November, 2020

Three questions with...
2019 Fellow Reuben Jonathan Miller

Your Fellowship project is your forthcoming book Halfway Home: Race, Punishment, and the Afterlife of Mass Incarceration. Can you tell us about this project and your goals for it?

The book is about the many ways that mass incarceration has changed the social life of the city. The prison and policing and the courts, probation and parole have filtered into our most intimate relationships, changing how grandmothers, partners and children relate with one another. I try to trace those changes nationally, drawing from my research over the last decade and a half, and my own experiences as the son and brother of formerly incarcerated men. 

My hope is to change the conversation about the work mass incarceration does in the social world, and to think more carefully about the many ways that social life has been altered by our impulse to punish people we’re afraid of and people that we’ve thrown away.

In Halfway Home you explore life in a “supervised society.” Can you explain a bit about this term and its significance in your book and your work?

45,000 laws and policies dictate where people with criminal records may live, work and with whom they may spend their time, shape their family dynamics and dictate which neighborhoods they must avoid. They compel them to participate in programming that would be voluntary for other Americans, and they restrict those same people from full participation in the political economy and culture. This doesn’t just affect the 2.3 million people held in a cage, but the 19.6 million Americans estimated to have a felony record—a full third of whom are black, almost all are poor. But this doesn’t stop at the threshold of the black family. Poor white men represent a third of the prison, and over a third of white men will be arrested by their 23rd birthday. Mass incarceration is an American problem, and the supervised society draws millions of Americans into its ambit.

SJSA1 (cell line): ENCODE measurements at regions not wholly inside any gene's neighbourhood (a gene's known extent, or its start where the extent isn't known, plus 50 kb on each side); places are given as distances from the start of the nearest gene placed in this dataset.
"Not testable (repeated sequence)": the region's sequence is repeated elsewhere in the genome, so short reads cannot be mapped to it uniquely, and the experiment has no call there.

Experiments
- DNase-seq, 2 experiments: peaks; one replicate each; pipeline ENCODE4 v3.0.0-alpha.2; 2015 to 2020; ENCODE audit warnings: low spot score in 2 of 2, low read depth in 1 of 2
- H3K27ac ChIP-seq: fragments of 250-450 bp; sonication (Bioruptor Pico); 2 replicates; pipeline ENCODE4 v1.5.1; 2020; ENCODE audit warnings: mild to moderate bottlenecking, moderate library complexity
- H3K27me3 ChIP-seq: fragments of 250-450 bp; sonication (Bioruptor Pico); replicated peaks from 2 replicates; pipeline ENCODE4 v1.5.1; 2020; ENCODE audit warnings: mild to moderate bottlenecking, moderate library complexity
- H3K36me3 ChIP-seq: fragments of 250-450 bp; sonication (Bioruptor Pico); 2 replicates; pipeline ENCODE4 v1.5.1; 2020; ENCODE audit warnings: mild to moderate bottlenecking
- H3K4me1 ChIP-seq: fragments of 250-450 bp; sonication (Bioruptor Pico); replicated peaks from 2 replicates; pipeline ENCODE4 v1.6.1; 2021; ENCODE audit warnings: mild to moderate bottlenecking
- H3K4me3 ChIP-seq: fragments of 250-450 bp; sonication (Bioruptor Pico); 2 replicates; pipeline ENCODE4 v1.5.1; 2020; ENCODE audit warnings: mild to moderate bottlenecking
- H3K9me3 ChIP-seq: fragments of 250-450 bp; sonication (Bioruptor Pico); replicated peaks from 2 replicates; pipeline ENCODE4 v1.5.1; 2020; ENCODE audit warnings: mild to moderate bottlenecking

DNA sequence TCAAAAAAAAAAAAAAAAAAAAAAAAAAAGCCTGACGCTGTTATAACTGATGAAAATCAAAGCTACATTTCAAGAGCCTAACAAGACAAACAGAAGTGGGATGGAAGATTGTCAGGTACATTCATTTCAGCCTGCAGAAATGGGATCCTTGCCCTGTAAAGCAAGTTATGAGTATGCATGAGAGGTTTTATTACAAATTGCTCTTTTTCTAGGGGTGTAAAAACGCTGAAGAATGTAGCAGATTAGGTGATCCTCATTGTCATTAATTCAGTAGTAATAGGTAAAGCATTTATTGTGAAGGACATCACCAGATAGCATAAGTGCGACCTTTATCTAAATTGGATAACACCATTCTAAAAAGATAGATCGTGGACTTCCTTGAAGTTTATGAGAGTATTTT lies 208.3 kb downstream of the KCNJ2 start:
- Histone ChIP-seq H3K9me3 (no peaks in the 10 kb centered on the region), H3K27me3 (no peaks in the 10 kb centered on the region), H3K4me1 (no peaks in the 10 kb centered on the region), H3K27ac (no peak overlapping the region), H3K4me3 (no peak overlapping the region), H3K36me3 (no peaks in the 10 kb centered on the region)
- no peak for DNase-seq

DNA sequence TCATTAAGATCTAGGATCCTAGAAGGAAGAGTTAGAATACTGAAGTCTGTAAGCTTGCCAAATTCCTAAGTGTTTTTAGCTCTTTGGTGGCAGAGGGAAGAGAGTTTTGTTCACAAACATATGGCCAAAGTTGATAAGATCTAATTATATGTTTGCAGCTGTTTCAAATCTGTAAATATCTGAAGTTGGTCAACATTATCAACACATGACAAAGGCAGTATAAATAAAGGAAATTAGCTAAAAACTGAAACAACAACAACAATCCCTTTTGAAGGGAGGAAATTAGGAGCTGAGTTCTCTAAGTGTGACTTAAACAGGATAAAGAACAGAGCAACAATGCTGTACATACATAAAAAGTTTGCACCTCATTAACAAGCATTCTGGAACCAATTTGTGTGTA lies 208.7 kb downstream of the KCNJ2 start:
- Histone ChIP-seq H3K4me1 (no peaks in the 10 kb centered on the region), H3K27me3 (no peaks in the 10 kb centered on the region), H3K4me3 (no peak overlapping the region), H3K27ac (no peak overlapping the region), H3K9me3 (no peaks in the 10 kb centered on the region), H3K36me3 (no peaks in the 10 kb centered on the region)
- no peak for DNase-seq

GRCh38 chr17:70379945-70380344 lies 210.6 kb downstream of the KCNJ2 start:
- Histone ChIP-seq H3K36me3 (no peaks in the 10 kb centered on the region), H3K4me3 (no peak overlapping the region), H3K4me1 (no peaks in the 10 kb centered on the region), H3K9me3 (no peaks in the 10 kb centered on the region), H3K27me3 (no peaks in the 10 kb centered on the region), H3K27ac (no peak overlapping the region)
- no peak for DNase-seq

You have a background in sociology. What drew you to this discipline, and how does it translate into your writing and Fellows project?

Sociology gives me a language and a set of methods to ask questions about the larger operations of society and empirical tools to answer them. I was drawn to sociology because of the scholars I read—Loïc Wacquant, WEB DuBois, C Wright Mills, Barbara and Karen Fields. Sociology’s macro social focus allows me to connect the dots between my experiences caring for loved ones in and out of prison with changes in the larger political economy and culture and it helps me locate my fieldwork (reporting) and the narratives I’ve uncovered for my fellowship project within a broader history and set of social practices.

Hot Off The Press

Oak Flat

A powerful work of visual nonfiction about three generations of an Apache family struggling to protect sacred land from a multinational mining corporation.

Publication date: November 17.

Available for pre-order through our bookselling partner Solid State Books here.

By: Lauren Redniss, Class of 2017

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Two Cents

National Fellows on peer workshopping and how it's changed the way they approach their work.

1: Yes, particularly with artists working in different mediums. They are able to see if a work has legs in other forms, which is exciting. — Yi-Ling Liu, Class of 2021

2: Peer workshopping reminds me of psychotherapy in the way that it holds up a mirror, showing you things about your self or your work that you couldn't see on your own. With regular exposure to peer feedback, I find that I'm more readily able to adopt that outside, third-party perspective even when it's just me and my computer. — Annie Murphy Paul, Class of 2014